Wednesday, 12 April 2017

The uses of costing

It costs time and money to produce costing information and it is only worth doing if the information is put to good use.

The following are some of these uses.

  1. To control costs
  2. To promote responsibility
  3. To aid business decisions
  4. To aid decisions on pricing

1.  To control costs

Possession of detailed information about costs is of obvious value in the controlling of those costs.

2.  To promote responsibility

Management theorists agree that power and responsibility should go together, although often they do not do so

Timely and accurate costing information will help top management hold all levels of management responsible for the budgets that they control.

Care should be taken that managers are not held responsible for costs that are not within their control.  This does sometimes happen.

3.  To aid business decisions

Management must decide what to do about the unprofitable product.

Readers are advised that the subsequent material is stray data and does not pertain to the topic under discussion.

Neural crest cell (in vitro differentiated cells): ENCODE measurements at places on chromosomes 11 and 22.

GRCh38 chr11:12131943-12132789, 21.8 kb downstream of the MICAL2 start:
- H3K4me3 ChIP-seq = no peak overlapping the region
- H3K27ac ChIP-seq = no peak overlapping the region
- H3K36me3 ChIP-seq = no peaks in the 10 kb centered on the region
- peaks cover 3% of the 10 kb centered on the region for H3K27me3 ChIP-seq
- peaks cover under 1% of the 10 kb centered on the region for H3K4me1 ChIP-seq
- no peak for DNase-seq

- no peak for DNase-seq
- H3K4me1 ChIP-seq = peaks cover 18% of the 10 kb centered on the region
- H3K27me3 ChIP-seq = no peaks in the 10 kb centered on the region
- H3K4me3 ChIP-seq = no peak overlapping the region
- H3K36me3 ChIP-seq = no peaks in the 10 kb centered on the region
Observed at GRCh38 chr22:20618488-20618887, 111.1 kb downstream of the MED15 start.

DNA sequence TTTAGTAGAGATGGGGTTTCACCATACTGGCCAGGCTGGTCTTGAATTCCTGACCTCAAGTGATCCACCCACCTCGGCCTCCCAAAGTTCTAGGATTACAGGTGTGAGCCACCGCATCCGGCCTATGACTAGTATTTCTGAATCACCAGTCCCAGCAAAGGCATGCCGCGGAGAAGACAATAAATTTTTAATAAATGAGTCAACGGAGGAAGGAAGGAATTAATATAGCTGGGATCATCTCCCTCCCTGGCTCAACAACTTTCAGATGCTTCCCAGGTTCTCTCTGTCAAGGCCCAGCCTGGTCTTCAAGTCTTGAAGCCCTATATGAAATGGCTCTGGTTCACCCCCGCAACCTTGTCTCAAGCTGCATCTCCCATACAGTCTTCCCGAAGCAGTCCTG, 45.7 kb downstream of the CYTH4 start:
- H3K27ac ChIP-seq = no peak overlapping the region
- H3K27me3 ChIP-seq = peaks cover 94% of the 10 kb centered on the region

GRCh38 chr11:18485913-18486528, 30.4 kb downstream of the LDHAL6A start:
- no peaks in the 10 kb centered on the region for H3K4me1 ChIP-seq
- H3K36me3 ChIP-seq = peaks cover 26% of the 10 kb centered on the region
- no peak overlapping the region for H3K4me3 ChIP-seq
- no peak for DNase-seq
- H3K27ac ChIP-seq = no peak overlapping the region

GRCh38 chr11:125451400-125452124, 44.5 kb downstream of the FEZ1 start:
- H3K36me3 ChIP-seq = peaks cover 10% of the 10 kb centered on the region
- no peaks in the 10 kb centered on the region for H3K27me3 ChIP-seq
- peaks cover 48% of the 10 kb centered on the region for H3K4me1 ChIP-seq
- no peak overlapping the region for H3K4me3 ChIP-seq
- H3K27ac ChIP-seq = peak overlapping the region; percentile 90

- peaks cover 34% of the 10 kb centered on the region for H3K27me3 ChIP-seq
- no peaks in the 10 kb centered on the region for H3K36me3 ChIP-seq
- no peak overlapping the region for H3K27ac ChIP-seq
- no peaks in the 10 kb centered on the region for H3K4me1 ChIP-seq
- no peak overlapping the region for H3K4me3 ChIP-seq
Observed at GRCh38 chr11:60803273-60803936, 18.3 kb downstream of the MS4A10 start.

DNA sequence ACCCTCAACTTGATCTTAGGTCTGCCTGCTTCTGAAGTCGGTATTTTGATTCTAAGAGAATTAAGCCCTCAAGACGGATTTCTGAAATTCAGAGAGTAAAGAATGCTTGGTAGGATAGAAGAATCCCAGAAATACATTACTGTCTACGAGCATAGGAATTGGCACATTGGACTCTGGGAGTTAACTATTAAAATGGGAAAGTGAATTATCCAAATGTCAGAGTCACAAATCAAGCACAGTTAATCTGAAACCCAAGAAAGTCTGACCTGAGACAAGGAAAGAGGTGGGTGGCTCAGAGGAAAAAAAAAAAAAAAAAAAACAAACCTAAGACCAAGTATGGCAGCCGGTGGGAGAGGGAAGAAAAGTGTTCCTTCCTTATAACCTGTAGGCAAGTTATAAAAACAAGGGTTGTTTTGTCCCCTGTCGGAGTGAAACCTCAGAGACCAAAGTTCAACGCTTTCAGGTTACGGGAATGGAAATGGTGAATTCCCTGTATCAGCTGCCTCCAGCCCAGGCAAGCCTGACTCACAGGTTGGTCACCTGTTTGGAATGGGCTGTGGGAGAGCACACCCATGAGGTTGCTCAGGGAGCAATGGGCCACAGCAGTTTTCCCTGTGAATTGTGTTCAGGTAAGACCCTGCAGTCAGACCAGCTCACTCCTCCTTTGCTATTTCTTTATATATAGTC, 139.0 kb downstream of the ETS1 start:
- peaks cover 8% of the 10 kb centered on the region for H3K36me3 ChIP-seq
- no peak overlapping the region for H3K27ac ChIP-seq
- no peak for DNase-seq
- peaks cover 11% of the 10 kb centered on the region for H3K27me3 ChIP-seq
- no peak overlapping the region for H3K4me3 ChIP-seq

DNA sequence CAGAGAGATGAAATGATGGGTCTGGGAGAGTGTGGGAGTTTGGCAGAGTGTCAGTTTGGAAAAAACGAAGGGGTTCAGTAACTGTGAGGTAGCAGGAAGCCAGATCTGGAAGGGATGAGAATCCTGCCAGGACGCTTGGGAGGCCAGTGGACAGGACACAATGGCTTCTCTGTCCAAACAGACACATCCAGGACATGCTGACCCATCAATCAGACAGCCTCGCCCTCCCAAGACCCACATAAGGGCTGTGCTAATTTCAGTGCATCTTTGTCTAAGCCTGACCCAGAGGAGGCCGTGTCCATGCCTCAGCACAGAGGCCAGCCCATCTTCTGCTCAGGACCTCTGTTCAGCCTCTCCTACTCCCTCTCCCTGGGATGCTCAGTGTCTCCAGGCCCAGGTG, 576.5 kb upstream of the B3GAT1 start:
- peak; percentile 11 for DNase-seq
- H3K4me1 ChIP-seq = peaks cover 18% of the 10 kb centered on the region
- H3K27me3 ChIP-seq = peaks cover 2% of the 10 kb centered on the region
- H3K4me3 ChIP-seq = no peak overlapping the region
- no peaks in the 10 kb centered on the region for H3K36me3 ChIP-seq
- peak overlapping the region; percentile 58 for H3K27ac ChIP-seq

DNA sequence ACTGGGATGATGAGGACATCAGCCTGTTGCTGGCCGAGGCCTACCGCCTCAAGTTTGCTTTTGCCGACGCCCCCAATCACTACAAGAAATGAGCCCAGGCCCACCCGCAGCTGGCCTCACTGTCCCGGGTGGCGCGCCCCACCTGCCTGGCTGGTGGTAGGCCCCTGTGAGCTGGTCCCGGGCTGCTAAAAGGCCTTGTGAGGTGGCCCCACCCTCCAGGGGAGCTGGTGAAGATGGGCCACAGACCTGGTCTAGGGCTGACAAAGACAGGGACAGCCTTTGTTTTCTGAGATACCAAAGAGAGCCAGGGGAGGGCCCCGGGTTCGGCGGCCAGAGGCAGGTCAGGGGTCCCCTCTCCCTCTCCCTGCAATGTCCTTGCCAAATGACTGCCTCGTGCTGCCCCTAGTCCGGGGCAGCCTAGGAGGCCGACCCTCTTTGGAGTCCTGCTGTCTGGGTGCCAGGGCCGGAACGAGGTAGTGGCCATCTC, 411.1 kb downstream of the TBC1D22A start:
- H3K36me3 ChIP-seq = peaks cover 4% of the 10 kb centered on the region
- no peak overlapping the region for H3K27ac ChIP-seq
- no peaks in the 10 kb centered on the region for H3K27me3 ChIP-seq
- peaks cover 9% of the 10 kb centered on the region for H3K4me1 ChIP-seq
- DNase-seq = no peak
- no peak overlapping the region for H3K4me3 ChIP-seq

4.  To aid decisions on pricing

We live in competitive times and the old 'cost plus' contracts are now virtually never encountered.

What the market will bear is usually the main factor in setting prices.

Nevertheless, detailed knowledge concerning costs is an important factor in determining prices.

Only in exceptional circumstances will managers agree to price goods at below cost.

They will seek to make an acceptable margin over cost.

Accurate costing is vital when tenders are submitted for major contracts and errors can have significant consequences.

Massive costing errors on the Millennium Dome at Greenwich were a spectacular example of what can go wrong.

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